The Finger Lakes Environmental Film Festival (FLEFF) and the Park Center for Independent Media hosted a book launch for “The Social Media Debate: Unpacking the Social, Psychological, and Cultural Effects of Social Media,” a book that aims to examine questions surrounding the negative and positive impacts of social media on society. Watch the full recording of this launch here.
Editor Devan Rosen, professor in the Department of Media Arts, Sciences and Studies, spoke about the book with two of the contributing authors, Ysabel Gerrard and Francesca Sobande, on March 23 via Zoom. The book has 14 chapters that consist of work from 23 authors, including Rosen.
Rosen began the talk by discussing the negative impacts social media has on society, both on the micro and macro levels.
“These companies (Instagram, Twitter, Facebook) knew what they were doing in creating things that were highly addictive,” Rosen said. “On a more macro level, we have entire nation-states using these technologies to gain control. Bolsonaro in Brazil would not be President were it not for his ability to control social media.”
Raza Rumi, director of the Park Center for Independent Media, moderated the event and asked Rosen about the role social media has been playing in the war in Ukraine; a war that has been referred to as “the most online war of all time.”
“We have a war on the ground but there’s also a war on social media. So much disinformation is being spread every day through social media,” Rumi said.
Rosen said governments manipulating information is not new, but because of social media, misinformation is being dispersed at speeds that are difficult, if not impossible, to combat.
“We see a regime under [Vladimir] Putin using social media to create horrible disinformation that’s fueling this invasion,” Rosen said. “But the exact same platform is allowing the Ukrainian people to coordinate to find each other to get aid, and to really try to maintain subsistence in this invasion.”
Rosen then posed a question to the viewers to consider: “How do we benefit from social media while mitigating the negatives?”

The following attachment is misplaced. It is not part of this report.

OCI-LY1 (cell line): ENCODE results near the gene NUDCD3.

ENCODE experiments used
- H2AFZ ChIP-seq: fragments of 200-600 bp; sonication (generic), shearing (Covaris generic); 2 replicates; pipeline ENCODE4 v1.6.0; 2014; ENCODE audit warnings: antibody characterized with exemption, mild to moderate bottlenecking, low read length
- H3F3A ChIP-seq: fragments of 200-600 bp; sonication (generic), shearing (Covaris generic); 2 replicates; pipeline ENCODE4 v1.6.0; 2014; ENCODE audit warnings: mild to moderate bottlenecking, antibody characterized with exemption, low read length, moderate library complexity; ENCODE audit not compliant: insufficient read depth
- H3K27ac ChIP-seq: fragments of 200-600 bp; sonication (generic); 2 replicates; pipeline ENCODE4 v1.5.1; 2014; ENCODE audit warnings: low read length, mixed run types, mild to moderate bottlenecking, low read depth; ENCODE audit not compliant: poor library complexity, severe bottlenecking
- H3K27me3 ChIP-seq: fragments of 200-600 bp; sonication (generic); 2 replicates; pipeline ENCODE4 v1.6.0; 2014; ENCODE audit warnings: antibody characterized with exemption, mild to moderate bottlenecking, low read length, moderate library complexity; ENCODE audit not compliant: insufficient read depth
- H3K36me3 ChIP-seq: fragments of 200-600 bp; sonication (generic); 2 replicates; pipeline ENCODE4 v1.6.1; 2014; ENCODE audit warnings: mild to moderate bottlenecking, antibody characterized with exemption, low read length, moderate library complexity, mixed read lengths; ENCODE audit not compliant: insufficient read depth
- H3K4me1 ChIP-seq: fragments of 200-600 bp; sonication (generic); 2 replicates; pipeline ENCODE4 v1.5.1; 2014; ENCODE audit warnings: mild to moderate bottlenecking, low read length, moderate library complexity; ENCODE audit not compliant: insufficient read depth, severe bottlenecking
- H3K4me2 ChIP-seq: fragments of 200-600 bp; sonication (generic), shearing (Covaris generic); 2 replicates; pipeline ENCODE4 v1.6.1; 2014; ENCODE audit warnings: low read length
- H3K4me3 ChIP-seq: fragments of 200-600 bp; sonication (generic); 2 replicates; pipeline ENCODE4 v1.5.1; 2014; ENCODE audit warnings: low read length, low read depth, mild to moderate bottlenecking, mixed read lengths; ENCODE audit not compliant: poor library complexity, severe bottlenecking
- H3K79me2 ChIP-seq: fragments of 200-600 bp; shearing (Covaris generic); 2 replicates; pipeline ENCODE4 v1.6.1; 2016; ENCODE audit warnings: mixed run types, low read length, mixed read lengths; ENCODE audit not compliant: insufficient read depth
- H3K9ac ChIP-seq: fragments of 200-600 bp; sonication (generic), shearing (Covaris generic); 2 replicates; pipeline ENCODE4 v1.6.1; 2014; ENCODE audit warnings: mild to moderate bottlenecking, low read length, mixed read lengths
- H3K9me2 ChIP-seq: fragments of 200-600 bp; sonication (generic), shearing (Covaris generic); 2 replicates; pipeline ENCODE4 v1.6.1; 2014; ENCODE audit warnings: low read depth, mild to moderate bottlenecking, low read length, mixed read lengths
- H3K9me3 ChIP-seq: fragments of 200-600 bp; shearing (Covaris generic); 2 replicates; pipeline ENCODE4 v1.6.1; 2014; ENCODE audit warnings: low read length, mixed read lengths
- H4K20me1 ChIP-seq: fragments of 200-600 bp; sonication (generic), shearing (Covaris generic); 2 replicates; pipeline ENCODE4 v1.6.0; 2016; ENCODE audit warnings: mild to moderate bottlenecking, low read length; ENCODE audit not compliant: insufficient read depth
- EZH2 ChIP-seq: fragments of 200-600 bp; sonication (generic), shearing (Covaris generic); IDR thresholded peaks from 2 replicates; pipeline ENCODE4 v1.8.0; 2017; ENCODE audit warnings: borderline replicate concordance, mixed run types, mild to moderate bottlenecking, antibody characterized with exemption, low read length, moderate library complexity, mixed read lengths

Francesca Sobande, who is a lecturer in digital media studies at Cardiff University, discussed the effects that social media can have beyond a person’s screen.
“I was fascinated by how people’s experiences online are always connected to their experiences offline,” said Sobande. “When it comes to Black digital experience, I find myself reflecting on borders and boundaries. Who does and who doesn’t have access to different platforms and technologies? Different levels of access can prevent people from engaging in certain discussions the way others can.
Sobande used access to varying internet speeds as an example of inequity in social media.
“Sometimes equity in digital media focuses on access … but once individuals are able to reach the same digital spaces, different inequities might prevent them from participating in the space the same way.”
Ysabel Gerrard, who is a lecturer in digital media and society at the University of Sheffield, said that more care should be taken when discussing the effects of social media on children and teens.
“When discussing young people, the notion of ‘effects’ can be quite disempowering,” said Gerrard. She continued, stating that without without considering numerous other factors about a child’s social situation and even biology, “I don’t feel comfortable implying that a child would be affected by a technology… I think it’s impossible to prove effect without examining other factors in a student’s life.”
Gerrard said it is essential for schools to develop better social media safety and educational tools. She expressed the importance of this over more intense online moderation.
“One of the things that needs to happen on a societal level is that we lower our demands for perfect moderation. There is always going to be bad content.”